Contributing most to the increase are the department's cost share and state tax credit programs. Cost share survey and planning projects will result in the nomination of historic districts in nine localities in the 1999-2000 cycle and 16 historic districts in 11 localities during the 2000-2002 cycle. Registration has also increased as developers and communities use the Virginia Rehabilitation Tax Credit Program as a means of urban renewal and community revitalization. Since 1997, when the program began, 105 projects have received tax credits for rehabilitating buildings that are either individually listed or eligible for listing on the registers or that are contributing properties within registered historic districts. As a result of the tax credit program, the number of historic districts in particular has increased by about 20%.
The number and types of resources in various localities depend on several factors. Past settlement practices, proximity to historic transportation routes, and natural phenomena all play a role in creating the wealth of resources in different communities around Virginia. Every county and city in the Commonwealth has historic resources that have been identified and recorded in the department's paper and electronic files, making the information more accessible to the public. The number of documented architectural resources in the state ranges from fewer than 80 in Greene and Appomattox Counties to more than 2,000 in Albemarle County and 5,000 in Arlington County, and from fewer than 20 in some towns, to more than 2,000 in large cities like Norfolk and Richmond. Recorded archaeological sites – prehistoric, historic, and underwater – range from fewer than 30 in Dickenson and Nottoway Counties to more than 2,000 in Fairfax County. The variation from locality to locality is most often a result of difference in the level of survey completed to record resources rather than the presence or absence of historic buildings or sites. Because few localities have been systematically surveyed to identify and assess the majority of historic resources, oftentimes localities and the state do not know what they have.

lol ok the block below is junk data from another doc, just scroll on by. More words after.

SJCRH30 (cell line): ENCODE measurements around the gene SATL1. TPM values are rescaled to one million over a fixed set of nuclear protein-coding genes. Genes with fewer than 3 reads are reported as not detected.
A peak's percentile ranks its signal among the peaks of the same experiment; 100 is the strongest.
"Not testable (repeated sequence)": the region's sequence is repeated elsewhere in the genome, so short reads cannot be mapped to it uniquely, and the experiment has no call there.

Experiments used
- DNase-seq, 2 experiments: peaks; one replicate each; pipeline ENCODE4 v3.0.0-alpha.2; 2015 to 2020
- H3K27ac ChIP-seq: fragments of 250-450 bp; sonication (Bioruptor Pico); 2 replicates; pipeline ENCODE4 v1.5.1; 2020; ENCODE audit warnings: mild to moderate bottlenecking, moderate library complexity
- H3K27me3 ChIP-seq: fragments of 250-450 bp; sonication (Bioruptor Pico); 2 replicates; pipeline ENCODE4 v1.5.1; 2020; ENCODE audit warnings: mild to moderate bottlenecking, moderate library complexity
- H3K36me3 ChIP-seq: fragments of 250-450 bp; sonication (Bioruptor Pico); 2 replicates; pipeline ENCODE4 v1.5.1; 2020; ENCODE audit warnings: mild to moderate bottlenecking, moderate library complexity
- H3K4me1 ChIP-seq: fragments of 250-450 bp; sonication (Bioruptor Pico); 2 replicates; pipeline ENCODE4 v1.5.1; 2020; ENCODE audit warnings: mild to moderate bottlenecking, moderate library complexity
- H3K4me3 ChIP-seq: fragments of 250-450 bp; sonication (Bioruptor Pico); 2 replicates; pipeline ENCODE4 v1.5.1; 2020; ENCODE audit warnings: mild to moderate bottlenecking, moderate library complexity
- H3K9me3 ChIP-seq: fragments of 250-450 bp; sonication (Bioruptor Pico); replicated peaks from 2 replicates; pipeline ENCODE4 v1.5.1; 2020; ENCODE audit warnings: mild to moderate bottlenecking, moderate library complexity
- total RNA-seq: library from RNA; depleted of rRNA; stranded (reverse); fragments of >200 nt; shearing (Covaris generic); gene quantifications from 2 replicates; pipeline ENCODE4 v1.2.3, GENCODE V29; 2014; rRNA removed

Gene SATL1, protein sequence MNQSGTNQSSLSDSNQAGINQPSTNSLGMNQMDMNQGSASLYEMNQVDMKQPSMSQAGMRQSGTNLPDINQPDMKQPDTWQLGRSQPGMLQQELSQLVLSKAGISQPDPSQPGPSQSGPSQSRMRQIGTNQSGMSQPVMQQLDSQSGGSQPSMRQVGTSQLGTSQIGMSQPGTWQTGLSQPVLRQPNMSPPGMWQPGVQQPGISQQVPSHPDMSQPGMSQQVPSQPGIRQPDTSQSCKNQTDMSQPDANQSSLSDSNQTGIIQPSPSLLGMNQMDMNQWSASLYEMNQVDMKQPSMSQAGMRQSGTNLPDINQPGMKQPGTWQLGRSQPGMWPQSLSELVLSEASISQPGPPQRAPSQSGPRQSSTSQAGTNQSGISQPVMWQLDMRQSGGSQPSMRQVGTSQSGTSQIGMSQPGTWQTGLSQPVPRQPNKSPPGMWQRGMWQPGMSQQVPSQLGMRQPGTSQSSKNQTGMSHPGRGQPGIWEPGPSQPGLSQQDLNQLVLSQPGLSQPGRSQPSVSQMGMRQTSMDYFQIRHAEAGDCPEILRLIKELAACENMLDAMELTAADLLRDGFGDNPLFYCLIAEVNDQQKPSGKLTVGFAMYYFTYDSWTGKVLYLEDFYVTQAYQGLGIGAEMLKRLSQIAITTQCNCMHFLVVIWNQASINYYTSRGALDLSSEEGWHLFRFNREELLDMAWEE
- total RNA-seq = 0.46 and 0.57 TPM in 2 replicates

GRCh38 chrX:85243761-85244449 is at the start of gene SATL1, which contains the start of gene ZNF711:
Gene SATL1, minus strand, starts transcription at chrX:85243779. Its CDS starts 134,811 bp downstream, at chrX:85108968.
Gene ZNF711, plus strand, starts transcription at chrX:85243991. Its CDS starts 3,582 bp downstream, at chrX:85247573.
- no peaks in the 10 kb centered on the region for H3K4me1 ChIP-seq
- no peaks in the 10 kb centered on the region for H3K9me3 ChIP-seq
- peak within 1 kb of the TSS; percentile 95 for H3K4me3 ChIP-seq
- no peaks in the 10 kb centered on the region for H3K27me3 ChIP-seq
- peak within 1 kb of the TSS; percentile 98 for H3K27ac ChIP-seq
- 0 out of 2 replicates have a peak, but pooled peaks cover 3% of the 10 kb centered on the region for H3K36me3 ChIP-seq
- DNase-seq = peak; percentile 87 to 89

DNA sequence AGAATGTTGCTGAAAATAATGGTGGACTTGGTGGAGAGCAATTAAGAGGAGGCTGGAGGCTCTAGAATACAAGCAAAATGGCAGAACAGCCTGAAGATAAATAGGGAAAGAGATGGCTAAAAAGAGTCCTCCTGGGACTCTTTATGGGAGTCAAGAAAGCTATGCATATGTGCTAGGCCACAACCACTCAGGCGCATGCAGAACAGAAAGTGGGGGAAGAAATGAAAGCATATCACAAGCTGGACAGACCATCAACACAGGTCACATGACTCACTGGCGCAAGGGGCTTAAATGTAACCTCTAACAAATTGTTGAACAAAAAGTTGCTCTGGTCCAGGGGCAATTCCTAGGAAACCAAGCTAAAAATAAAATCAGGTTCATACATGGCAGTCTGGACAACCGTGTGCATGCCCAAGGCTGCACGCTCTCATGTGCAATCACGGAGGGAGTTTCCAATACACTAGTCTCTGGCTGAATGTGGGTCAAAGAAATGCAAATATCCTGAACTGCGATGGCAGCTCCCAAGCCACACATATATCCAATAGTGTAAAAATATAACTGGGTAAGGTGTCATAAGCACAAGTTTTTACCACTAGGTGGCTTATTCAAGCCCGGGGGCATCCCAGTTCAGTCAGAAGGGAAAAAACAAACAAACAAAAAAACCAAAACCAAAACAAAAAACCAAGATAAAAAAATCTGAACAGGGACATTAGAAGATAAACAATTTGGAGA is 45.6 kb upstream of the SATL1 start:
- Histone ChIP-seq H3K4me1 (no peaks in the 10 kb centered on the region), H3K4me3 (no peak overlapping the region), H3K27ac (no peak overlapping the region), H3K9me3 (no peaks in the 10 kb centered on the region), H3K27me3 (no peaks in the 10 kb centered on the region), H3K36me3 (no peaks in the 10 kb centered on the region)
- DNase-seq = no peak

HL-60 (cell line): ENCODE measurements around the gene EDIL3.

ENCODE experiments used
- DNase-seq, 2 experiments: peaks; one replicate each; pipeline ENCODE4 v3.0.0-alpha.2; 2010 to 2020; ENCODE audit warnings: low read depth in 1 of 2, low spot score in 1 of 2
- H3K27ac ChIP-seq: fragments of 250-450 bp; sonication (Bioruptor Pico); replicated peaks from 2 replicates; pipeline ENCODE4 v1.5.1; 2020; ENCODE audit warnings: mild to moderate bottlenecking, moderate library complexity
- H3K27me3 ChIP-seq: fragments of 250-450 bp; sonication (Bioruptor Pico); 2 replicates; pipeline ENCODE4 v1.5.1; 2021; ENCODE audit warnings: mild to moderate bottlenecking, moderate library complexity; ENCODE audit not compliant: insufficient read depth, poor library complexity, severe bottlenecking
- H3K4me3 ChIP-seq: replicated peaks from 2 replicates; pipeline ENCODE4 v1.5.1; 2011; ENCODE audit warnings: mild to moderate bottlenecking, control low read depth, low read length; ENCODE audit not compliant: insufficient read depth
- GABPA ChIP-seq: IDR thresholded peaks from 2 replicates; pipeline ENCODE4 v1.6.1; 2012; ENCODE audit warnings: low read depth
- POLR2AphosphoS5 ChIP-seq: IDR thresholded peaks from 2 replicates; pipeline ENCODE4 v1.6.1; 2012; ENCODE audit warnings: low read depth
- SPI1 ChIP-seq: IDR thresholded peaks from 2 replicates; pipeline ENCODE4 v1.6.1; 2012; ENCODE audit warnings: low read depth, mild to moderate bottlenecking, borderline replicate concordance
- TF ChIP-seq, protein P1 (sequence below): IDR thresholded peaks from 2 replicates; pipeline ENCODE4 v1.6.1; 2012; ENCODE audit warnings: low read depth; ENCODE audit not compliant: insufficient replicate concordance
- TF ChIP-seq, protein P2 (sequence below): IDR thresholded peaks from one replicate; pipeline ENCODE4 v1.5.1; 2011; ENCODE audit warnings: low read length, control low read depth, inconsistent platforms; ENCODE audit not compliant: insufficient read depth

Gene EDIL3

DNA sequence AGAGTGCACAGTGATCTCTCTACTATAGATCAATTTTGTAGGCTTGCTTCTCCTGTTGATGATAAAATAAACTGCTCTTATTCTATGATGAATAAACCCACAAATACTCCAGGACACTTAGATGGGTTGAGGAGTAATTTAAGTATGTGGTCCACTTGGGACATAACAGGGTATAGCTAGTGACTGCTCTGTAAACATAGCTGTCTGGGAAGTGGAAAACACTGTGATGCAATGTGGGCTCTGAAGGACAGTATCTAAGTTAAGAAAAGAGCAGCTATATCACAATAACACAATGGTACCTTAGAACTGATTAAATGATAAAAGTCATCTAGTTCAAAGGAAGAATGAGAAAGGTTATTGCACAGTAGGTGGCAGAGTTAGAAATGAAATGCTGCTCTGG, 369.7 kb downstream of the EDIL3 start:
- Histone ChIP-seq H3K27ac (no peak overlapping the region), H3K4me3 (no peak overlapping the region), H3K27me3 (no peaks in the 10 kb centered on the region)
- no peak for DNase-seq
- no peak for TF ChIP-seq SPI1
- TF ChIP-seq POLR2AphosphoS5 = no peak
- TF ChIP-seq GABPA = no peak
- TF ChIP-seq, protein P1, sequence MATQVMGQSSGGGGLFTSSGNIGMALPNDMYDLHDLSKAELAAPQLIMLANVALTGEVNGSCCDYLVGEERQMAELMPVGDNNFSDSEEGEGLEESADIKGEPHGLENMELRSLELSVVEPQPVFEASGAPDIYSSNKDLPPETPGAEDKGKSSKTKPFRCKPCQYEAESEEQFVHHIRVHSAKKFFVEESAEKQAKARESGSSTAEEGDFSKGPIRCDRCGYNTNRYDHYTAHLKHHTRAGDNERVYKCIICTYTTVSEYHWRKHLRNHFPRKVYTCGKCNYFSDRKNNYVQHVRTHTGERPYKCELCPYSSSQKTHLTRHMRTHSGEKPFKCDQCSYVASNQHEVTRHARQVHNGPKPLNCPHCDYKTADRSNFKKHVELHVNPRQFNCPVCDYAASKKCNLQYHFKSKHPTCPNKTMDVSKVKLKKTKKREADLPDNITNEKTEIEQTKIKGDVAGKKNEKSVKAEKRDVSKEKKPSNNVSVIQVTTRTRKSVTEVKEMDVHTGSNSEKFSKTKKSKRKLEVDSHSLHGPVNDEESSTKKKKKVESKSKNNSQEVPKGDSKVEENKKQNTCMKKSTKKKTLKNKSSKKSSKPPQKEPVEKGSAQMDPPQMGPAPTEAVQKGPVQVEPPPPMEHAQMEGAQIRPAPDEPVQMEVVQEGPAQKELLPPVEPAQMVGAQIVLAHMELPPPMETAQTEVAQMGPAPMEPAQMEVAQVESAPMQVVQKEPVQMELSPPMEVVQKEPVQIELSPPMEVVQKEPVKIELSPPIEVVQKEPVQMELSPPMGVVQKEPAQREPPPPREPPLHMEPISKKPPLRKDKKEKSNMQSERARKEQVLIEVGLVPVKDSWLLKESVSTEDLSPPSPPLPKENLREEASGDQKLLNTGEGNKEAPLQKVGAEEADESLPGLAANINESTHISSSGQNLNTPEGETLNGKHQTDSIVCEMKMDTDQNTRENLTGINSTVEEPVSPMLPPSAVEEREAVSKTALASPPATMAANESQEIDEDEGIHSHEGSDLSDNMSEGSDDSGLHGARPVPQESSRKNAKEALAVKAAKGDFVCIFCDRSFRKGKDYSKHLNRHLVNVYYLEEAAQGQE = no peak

Registered resources include significant historic sites, buildings, structures, objects, and districts. Historic sites – archaeological, historic, and landscape represent the location of a significant event, activity, or occupation. Individual historic buildings are created to shelter human activity, while historic structures are made for other purposes such as bridges, tunnels, and earthworks. Historic objects are primarily artistic in nature, and though movable, are associated with a specific setting. A historic district is a concentration of resources that have a relationship to each other, making the entire group more important than its individual properties. Most registered resources (72%) are historic buildings, consistent with the resource distribution in the 1993 plan. Historic objects are least represented on the registers (1%) of the total.